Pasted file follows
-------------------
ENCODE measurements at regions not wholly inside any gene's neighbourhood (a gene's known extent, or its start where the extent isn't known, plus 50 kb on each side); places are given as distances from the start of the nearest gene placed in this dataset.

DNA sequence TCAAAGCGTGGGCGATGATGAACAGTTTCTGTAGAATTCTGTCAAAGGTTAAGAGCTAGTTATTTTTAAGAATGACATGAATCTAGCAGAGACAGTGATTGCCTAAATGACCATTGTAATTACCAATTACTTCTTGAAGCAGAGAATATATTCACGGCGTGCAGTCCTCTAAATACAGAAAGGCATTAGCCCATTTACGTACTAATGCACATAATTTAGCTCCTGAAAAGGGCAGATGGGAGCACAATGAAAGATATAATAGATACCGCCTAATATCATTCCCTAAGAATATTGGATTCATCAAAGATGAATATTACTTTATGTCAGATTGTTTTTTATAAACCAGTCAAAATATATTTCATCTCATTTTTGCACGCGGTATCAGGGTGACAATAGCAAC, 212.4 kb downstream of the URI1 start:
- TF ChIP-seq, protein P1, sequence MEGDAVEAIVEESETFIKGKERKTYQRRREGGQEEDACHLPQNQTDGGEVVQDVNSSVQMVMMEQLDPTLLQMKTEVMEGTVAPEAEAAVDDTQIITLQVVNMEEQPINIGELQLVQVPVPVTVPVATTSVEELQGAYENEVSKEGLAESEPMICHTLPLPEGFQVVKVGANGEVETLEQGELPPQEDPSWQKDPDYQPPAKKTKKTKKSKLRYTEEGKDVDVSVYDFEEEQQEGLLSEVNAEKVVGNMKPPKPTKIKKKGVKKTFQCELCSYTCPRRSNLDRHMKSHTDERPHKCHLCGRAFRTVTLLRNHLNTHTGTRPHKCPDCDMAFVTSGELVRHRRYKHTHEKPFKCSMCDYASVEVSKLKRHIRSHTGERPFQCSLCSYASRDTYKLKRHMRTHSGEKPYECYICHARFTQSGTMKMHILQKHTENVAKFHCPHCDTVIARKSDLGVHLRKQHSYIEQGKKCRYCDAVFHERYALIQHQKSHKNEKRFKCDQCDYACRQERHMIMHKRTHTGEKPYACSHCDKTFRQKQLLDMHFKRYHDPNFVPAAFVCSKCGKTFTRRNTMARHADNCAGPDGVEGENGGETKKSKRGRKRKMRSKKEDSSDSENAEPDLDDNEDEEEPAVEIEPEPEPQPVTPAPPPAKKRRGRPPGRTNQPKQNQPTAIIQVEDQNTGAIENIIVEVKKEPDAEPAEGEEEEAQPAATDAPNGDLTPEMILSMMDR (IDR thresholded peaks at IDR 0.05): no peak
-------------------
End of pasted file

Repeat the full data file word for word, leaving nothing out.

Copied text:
ENCODE measurements at regions not wholly inside any gene's neighbourhood (a gene's known extent, or its start where the extent isn't known, plus 50 kb on each side); places are given as distances from the start of the nearest gene placed in this dataset.

DNA sequence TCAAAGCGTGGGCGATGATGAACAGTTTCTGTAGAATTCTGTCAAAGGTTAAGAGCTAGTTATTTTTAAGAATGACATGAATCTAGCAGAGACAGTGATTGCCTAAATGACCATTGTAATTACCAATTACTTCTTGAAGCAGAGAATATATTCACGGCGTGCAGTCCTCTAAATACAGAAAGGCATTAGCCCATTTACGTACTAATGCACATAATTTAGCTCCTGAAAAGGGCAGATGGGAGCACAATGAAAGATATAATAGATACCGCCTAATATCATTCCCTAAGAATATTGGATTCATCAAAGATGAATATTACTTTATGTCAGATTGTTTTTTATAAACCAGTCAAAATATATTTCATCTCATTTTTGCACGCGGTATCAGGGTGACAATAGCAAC, 212.4 kb downstream of the URI1 start:
- TF ChIP-seq, protein P1, sequence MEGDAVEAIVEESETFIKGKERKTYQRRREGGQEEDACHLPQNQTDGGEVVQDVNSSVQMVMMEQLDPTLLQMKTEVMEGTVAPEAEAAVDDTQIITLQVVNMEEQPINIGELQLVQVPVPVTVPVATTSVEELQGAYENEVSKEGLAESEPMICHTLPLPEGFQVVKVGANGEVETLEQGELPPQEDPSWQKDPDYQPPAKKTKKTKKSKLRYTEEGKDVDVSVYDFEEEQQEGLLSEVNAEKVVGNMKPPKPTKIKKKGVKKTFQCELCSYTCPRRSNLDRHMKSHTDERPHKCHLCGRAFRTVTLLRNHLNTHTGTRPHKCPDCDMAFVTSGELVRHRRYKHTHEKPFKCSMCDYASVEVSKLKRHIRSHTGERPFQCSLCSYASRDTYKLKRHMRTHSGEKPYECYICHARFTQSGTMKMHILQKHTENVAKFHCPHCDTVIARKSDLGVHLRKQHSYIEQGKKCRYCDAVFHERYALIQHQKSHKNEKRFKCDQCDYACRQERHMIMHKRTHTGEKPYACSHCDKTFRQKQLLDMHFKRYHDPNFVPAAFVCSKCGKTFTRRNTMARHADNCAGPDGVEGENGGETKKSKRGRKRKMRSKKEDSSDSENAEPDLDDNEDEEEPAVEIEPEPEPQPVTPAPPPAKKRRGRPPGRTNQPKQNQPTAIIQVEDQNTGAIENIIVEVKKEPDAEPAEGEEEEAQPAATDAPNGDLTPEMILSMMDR (IDR thresholded peaks at IDR 0.05): no peak